Obama "reframing" speech boils down to Reagan's 1982 argument

Barack Obama will give yet another speech in which he offers yet another “pivot” to jobs and the economy.  Oddly, for an address that the White House and Obama campaign are pushing so hard, they’re also trying mightily to tamp down expectations at the same time.  ABC News calls this an attempt to “hit a reset button”:

President Obama will use a speech in Ohio today effectively to hit a reset button on his re-election campaign, following a stretch of bad economic news and messaging missteps that have shaken Democrats’ confidence and caused some allies to sound the alarm.

At a community college outside Cleveland, Obama will seek to frame the economic debate with presumptive GOP nominee Mitt Romney, casting the November election as a stark choice rather than a referendum on his record. He will also warn that a President Romney would doom themiddle class.

“Gov. Romney and his allies in Congress believe that if you simply take away regulations and cut taxes by trillions of dollars, the market will solve all our problems on its own,” said a campaign official describing the arc of Obama’s speech. “The President believes the economy grows not from the top down, but from the middle class up, and he has an economic plan to do that.”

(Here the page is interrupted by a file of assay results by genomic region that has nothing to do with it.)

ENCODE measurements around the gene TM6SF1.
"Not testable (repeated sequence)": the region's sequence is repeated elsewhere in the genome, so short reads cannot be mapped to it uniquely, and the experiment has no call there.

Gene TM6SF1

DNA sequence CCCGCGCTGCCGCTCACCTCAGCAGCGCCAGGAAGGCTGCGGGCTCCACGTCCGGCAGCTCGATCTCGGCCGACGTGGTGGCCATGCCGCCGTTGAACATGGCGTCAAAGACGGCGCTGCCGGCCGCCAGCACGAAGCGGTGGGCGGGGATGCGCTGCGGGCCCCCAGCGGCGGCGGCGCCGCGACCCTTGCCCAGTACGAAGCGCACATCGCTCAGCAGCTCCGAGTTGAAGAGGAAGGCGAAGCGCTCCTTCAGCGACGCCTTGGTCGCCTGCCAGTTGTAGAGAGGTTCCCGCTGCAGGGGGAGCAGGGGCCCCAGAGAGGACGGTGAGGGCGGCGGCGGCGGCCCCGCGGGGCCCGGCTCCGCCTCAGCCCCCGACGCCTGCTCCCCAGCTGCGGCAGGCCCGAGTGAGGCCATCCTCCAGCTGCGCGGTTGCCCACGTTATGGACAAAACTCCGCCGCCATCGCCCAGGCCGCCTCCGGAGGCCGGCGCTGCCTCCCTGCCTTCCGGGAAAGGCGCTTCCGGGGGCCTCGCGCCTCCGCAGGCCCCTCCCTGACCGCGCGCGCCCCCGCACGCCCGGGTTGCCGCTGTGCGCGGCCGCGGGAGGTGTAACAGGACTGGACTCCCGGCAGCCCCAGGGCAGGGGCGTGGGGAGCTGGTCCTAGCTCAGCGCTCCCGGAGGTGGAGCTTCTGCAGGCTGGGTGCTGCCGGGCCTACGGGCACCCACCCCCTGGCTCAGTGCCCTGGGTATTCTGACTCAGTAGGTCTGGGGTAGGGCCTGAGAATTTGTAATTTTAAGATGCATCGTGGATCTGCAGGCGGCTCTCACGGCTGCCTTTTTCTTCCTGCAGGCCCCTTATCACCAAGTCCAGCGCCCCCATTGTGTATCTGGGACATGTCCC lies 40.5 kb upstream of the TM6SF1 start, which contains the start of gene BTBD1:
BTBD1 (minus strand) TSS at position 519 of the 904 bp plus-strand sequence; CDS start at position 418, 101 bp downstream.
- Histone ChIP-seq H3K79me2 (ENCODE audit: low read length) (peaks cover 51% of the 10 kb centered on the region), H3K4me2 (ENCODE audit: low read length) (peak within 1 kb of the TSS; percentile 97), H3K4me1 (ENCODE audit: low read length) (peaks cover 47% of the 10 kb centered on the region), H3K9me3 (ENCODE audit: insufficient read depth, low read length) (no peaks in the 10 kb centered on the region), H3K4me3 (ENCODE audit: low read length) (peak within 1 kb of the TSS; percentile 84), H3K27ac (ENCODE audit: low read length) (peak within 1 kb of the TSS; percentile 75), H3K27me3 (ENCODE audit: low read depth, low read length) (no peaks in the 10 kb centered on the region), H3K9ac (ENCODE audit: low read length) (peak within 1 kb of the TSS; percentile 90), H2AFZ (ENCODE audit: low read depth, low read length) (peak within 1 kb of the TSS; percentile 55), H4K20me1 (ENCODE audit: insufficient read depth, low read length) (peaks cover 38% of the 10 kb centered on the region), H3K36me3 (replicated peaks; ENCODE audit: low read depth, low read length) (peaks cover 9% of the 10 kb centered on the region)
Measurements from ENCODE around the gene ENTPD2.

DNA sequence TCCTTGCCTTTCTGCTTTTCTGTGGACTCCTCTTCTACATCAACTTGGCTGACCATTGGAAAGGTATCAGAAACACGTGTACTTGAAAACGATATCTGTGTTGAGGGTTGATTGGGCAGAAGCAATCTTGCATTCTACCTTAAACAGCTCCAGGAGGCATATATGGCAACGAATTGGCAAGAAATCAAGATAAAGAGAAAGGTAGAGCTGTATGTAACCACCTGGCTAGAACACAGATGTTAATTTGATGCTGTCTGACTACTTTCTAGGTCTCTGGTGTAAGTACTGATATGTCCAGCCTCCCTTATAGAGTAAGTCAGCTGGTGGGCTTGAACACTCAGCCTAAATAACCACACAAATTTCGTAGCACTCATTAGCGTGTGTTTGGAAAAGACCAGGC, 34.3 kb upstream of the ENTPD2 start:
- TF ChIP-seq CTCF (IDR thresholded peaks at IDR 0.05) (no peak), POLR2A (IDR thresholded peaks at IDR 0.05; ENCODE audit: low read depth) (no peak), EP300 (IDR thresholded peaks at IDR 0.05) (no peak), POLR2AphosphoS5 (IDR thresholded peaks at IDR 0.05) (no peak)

Even this, though, is the same plan that Obama has followed all of his term: government-side stimulus, higher regulations, and class warfare.  White House sources have been warning all week not to expect anything new.  Frankly, no one expects anything new at this point anyway.  The GOP sent out an e-mail with a raft of statistics on previous “major addresses” by Obama on the economy, gleaned through searches of the White House website.  They comprise 10 different speeches in almost four years, with almost 50,000 words in the aggregate … and today will add zero new ideas to the mix.